Your Mobile Engagement Dictionary: Part One

Abrar Khandoker Picture

by Abrar Khandoker | Last Updated: Sep 25, 2017

In a world where more than 65 percent of digital time is spent on a mobile device, companies are using every method available to get on the user’s screen. Because of this, a multitude of app development methods have come about. It’s easy to get a little whiplash when trying to wrap your head around each of these different mobile engagement options, so we’ll help you break it down in our mobile engagement dictionary series.

Mobile-friendly Websites Google Maps // Buzzfeed // Huffington Post

Mobile-friendly websites are just that: websites that look great on mobile devices! These sites make content easy to read, view, or watch regardless of which device someone is using. Google states that the easiest way to begin making your website mobile friendly is to use responsive web design (RWD). RWD refers to a layout that changes based on the user’s needs. Mobile-friendly websites take this a step further by optimizing content for mobile devices specifically.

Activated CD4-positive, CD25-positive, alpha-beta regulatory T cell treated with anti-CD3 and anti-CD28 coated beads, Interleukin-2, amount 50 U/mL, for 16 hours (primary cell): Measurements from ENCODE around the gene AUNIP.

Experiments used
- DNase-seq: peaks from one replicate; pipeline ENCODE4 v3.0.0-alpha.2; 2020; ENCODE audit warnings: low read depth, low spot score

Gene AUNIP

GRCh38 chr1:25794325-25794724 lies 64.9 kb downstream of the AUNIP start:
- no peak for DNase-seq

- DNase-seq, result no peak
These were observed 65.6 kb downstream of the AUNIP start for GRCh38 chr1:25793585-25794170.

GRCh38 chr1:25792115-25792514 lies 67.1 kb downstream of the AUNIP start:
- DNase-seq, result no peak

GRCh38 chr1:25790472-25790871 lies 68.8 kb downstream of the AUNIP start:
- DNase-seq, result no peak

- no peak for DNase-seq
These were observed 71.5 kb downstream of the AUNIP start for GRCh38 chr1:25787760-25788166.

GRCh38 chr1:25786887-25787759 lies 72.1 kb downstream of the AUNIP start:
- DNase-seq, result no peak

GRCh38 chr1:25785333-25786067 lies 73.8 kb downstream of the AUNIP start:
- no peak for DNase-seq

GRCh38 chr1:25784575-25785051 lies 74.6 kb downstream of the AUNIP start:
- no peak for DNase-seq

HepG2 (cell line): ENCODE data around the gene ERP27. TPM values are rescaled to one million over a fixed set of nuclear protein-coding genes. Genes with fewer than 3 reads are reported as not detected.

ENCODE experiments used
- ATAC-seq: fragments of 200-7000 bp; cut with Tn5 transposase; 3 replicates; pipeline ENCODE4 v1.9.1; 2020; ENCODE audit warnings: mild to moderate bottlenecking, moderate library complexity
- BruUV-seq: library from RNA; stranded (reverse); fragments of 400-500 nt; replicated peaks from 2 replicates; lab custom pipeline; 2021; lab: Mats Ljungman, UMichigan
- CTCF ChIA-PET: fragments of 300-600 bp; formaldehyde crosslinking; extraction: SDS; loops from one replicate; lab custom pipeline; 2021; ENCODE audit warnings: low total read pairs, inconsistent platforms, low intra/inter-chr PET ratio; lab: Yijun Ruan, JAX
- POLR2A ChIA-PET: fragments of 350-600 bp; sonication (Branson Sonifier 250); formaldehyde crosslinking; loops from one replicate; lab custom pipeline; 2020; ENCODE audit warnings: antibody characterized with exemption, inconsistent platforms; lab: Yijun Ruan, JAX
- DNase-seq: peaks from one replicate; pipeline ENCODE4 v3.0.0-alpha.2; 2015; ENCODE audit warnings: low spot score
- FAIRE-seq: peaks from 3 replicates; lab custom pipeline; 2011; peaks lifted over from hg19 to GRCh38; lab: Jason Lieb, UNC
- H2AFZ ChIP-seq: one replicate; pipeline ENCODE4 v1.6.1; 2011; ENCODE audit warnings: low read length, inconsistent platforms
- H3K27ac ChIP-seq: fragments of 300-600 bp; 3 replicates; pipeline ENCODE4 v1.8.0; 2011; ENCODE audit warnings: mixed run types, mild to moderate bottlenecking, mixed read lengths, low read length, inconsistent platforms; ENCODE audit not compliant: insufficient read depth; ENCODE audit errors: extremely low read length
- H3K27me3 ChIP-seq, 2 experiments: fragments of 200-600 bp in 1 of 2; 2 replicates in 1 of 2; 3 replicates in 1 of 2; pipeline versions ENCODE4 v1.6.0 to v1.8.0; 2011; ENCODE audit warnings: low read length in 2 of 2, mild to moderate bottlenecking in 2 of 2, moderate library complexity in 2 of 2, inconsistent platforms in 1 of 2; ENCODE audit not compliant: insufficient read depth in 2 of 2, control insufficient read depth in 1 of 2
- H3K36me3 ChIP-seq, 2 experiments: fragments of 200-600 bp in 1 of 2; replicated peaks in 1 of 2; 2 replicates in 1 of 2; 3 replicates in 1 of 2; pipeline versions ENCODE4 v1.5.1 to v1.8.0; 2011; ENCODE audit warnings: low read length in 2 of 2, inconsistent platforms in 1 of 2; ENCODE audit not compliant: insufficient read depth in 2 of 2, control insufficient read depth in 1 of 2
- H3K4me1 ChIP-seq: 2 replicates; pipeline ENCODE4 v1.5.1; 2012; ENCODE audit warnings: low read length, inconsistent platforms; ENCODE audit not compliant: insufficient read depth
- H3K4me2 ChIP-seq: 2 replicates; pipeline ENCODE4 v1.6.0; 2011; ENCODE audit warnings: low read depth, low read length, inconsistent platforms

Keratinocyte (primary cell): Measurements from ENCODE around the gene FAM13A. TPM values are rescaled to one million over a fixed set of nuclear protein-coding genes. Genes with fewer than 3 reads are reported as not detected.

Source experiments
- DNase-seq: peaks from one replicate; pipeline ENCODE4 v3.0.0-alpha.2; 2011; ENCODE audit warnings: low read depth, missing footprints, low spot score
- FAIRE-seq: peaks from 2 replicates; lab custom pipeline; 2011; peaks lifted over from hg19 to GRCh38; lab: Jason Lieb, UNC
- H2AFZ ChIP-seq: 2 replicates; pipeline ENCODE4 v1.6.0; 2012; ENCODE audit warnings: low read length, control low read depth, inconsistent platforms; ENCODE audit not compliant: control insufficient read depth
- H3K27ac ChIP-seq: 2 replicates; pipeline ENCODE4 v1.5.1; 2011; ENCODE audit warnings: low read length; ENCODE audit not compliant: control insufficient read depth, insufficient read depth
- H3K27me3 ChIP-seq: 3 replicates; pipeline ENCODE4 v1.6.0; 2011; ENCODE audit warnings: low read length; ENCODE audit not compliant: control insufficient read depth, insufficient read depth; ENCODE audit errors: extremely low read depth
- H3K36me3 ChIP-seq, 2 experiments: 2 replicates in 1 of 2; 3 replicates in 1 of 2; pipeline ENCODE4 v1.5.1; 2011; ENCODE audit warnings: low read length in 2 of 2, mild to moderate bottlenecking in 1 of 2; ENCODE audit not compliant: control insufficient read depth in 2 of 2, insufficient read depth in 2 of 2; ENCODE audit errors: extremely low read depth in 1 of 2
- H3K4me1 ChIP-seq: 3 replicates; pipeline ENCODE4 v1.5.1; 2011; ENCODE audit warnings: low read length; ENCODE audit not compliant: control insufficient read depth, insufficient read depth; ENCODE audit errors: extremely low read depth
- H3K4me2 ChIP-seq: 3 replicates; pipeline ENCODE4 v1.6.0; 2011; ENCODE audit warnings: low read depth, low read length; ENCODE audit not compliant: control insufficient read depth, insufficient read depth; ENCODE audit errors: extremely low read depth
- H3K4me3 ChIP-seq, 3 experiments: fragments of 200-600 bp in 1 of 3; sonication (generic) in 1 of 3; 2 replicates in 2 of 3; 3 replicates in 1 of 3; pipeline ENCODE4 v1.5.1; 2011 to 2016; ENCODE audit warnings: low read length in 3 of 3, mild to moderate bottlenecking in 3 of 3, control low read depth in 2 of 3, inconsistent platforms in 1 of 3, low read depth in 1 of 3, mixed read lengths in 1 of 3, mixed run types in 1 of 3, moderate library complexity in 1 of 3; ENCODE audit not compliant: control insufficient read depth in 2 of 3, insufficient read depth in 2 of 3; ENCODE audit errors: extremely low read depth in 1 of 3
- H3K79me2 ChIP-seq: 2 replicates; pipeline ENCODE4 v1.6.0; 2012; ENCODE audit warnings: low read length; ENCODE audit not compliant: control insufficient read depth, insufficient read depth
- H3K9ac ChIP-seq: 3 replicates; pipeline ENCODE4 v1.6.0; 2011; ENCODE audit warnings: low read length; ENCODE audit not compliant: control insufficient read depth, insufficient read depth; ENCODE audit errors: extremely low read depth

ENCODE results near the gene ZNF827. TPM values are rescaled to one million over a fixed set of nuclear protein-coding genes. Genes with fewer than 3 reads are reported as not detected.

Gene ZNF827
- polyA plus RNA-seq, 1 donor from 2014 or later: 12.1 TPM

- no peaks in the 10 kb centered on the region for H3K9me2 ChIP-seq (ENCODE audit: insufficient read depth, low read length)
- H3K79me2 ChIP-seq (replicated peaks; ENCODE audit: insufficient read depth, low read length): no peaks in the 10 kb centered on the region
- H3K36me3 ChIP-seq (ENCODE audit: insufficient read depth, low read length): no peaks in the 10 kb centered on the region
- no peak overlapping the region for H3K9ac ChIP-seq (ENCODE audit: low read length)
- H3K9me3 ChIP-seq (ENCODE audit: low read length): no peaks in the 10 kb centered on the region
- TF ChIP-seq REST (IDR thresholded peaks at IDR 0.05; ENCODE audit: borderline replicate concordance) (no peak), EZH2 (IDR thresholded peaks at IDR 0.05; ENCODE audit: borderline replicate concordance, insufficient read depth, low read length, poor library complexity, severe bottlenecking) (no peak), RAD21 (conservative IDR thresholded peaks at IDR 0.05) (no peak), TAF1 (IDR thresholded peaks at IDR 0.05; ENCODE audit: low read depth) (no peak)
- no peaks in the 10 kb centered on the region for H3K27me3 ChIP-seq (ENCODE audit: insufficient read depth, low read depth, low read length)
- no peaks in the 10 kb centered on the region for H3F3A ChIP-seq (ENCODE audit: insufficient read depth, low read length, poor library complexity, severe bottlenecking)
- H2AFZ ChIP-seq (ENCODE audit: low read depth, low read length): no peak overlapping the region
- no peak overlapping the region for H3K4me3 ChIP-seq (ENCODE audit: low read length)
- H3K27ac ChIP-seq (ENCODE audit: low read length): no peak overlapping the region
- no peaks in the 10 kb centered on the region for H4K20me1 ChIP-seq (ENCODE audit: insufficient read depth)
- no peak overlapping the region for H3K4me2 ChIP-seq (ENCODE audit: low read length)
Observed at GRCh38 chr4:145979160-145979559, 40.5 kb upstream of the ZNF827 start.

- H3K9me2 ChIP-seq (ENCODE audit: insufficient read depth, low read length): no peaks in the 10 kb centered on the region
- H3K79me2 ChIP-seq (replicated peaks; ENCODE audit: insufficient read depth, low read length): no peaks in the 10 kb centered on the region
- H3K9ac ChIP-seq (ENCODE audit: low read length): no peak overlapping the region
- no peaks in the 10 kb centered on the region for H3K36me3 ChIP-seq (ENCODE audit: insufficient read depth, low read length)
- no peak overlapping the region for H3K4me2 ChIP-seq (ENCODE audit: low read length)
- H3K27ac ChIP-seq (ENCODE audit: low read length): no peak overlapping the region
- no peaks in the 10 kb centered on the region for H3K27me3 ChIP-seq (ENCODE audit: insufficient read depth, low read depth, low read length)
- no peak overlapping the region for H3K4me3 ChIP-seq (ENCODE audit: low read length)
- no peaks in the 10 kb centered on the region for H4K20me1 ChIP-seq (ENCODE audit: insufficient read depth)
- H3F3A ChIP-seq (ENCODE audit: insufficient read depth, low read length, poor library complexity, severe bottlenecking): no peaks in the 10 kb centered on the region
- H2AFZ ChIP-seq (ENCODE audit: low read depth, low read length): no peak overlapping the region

Native Mobile Apps YouTube (Android/iOS) // Amazon (Android/iOS) // Twitter (Android/iOS)

Native apps are made-for-mobile applications that are downloaded through an app store and added to the phone's home screen. These are currently the most popular option for providing mobile-specific experiences thanks to their high engagement rates, but with the advent of new technologies combined with users experiencing download fatigue, this may be changing soon. Native apps have the benefit of working offline, having access to hardware, and being secured via app store malware scanners.

Web Apps

Web applications are applications that are accessed via a web browser. Common web apps are email clients, instant messaging services, and online retail stores. Websites that are normally referred to as "web apps" generally act like a mobile app, and can include functions such as single-page applications (Think: pages that load completely on one page with more content loaded as users scroll, such as Twitter)

Stay tuned for Part Two of this series, where we’ll cover Hybrid Mobile Apps, Progressive Web Apps, Micro Apps, and more!

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